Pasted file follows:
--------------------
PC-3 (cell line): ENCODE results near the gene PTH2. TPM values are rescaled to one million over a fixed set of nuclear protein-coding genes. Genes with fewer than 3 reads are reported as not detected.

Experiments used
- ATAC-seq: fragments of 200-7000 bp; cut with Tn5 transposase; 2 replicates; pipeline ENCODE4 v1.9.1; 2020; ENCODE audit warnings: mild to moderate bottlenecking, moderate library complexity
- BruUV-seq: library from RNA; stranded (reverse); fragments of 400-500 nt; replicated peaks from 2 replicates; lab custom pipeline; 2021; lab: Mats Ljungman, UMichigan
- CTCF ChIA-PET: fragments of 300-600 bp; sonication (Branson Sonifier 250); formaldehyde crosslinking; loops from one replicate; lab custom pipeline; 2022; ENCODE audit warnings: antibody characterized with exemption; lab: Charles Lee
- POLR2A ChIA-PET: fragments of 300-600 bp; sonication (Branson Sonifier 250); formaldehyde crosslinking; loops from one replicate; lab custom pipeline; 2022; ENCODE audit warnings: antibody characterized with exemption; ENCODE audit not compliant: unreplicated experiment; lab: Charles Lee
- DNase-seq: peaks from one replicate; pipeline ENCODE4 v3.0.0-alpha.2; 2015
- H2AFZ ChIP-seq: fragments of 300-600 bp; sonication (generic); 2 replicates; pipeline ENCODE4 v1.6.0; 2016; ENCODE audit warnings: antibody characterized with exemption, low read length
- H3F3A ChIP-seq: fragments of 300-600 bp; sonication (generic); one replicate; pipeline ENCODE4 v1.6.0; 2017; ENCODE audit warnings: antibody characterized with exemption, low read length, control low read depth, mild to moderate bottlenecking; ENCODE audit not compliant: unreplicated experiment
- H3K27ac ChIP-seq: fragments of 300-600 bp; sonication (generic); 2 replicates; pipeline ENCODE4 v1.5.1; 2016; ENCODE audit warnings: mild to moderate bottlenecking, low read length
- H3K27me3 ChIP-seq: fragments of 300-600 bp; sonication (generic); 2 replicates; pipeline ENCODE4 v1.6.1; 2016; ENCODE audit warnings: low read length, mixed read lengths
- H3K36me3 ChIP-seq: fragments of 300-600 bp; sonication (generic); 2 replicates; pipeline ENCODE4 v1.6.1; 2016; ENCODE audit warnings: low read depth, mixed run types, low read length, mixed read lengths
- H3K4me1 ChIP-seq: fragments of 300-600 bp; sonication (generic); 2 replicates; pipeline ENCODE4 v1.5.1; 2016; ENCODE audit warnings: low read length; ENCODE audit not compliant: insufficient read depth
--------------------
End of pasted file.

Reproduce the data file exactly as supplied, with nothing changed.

PC-3 (cell line): ENCODE results near the gene PTH2. TPM values are rescaled to one million over a fixed set of nuclear protein-coding genes. Genes with fewer than 3 reads are reported as not detected.

Experiments used
- ATAC-seq: fragments of 200-7000 bp; cut with Tn5 transposase; 2 replicates; pipeline ENCODE4 v1.9.1; 2020; ENCODE audit warnings: mild to moderate bottlenecking, moderate library complexity
- BruUV-seq: library from RNA; stranded (reverse); fragments of 400-500 nt; replicated peaks from 2 replicates; lab custom pipeline; 2021; lab: Mats Ljungman, UMichigan
- CTCF ChIA-PET: fragments of 300-600 bp; sonication (Branson Sonifier 250); formaldehyde crosslinking; loops from one replicate; lab custom pipeline; 2022; ENCODE audit warnings: antibody characterized with exemption; lab: Charles Lee
- POLR2A ChIA-PET: fragments of 300-600 bp; sonication (Branson Sonifier 250); formaldehyde crosslinking; loops from one replicate; lab custom pipeline; 2022; ENCODE audit warnings: antibody characterized with exemption; ENCODE audit not compliant: unreplicated experiment; lab: Charles Lee
- DNase-seq: peaks from one replicate; pipeline ENCODE4 v3.0.0-alpha.2; 2015
- H2AFZ ChIP-seq: fragments of 300-600 bp; sonication (generic); 2 replicates; pipeline ENCODE4 v1.6.0; 2016; ENCODE audit warnings: antibody characterized with exemption, low read length
- H3F3A ChIP-seq: fragments of 300-600 bp; sonication (generic); one replicate; pipeline ENCODE4 v1.6.0; 2017; ENCODE audit warnings: antibody characterized with exemption, low read length, control low read depth, mild to moderate bottlenecking; ENCODE audit not compliant: unreplicated experiment
- H3K27ac ChIP-seq: fragments of 300-600 bp; sonication (generic); 2 replicates; pipeline ENCODE4 v1.5.1; 2016; ENCODE audit warnings: mild to moderate bottlenecking, low read length
- H3K27me3 ChIP-seq: fragments of 300-600 bp; sonication (generic); 2 replicates; pipeline ENCODE4 v1.6.1; 2016; ENCODE audit warnings: low read length, mixed read lengths
- H3K36me3 ChIP-seq: fragments of 300-600 bp; sonication (generic); 2 replicates; pipeline ENCODE4 v1.6.1; 2016; ENCODE audit warnings: low read depth, mixed run types, low read length, mixed read lengths
- H3K4me1 ChIP-seq: fragments of 300-600 bp; sonication (generic); 2 replicates; pipeline ENCODE4 v1.5.1; 2016; ENCODE audit warnings: low read length; ENCODE audit not compliant: insufficient read depth